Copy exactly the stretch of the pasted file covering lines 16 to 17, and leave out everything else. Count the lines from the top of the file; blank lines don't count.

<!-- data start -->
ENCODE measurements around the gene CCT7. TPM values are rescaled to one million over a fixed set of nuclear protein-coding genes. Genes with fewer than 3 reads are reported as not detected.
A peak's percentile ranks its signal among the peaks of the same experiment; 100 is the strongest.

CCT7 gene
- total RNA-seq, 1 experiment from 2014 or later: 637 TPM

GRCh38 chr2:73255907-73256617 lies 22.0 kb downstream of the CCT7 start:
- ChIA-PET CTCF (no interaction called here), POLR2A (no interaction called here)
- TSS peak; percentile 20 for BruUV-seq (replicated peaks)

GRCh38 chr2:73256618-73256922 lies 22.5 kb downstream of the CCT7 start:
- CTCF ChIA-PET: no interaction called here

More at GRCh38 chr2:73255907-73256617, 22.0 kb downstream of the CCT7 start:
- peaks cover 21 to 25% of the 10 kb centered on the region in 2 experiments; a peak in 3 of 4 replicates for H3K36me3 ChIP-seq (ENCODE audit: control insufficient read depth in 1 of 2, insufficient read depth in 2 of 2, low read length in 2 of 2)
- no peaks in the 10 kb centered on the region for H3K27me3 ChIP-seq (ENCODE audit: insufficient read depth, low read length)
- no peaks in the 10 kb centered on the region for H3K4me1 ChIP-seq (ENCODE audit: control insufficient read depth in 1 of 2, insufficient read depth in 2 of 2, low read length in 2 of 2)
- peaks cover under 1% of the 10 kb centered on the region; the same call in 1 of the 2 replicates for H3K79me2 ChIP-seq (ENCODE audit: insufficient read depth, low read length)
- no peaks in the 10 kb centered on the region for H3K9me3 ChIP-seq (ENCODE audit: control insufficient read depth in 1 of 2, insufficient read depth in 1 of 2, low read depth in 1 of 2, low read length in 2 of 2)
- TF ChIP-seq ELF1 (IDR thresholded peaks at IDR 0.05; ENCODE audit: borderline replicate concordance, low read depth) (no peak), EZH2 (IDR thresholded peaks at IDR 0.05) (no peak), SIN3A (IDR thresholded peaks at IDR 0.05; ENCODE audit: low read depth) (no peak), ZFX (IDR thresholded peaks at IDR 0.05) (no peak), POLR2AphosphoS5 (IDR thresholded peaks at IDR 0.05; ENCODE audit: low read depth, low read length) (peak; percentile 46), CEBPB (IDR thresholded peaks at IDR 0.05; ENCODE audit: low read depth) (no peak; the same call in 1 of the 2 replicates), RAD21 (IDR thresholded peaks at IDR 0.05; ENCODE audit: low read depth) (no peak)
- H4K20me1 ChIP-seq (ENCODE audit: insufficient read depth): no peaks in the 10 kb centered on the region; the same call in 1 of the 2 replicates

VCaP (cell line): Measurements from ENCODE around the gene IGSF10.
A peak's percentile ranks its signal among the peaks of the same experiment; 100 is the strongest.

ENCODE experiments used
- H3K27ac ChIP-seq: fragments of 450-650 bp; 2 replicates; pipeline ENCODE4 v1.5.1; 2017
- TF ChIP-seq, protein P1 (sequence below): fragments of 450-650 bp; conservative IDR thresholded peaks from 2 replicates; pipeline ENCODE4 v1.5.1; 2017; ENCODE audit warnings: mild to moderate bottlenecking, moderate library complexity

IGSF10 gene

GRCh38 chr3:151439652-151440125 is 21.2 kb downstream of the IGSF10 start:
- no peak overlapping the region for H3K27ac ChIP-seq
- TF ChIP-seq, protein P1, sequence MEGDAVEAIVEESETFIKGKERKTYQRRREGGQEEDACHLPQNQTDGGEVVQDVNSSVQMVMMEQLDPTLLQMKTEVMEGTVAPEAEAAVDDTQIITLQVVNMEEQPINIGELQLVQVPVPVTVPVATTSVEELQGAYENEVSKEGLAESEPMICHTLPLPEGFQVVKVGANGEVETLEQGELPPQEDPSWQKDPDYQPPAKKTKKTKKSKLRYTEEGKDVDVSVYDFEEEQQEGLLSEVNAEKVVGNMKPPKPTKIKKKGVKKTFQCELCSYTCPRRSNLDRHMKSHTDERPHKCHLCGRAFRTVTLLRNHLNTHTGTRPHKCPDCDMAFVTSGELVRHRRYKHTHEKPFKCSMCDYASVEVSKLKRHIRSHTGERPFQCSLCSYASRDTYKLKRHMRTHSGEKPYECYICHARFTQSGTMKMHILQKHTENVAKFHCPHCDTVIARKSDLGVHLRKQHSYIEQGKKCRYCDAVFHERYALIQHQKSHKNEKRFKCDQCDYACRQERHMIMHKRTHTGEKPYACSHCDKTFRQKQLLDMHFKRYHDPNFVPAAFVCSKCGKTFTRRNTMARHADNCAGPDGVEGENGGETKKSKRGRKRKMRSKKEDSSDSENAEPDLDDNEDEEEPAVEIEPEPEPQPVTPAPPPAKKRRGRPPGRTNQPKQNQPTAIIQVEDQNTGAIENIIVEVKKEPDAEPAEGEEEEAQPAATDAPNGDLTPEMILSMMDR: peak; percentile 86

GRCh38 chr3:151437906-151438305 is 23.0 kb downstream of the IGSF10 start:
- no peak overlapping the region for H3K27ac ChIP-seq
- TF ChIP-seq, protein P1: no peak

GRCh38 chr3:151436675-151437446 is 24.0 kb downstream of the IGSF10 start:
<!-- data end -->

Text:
- TF ChIP-seq ELF1 (IDR thresholded peaks at IDR 0.05; ENCODE audit: borderline replicate concordance, low read depth) (no peak), EZH2 (IDR thresholded peaks at IDR 0.05) (no peak), SIN3A (IDR thresholded peaks at IDR 0.05; ENCODE audit: low read depth) (no peak), ZFX (IDR thresholded peaks at IDR 0.05) (no peak), POLR2AphosphoS5 (IDR thresholded peaks at IDR 0.05; ENCODE audit: low read depth, low read length) (peak; percentile 46), CEBPB (IDR thresholded peaks at IDR 0.05; ENCODE audit: low read depth) (no peak; the same call in 1 of the 2 replicates), RAD21 (IDR thresholded peaks at IDR 0.05; ENCODE audit: low read depth) (no peak)
- H4K20me1 ChIP-seq (ENCODE audit: insufficient read depth): no peaks in the 10 kb centered on the region; the same call in 1 of the 2 replicates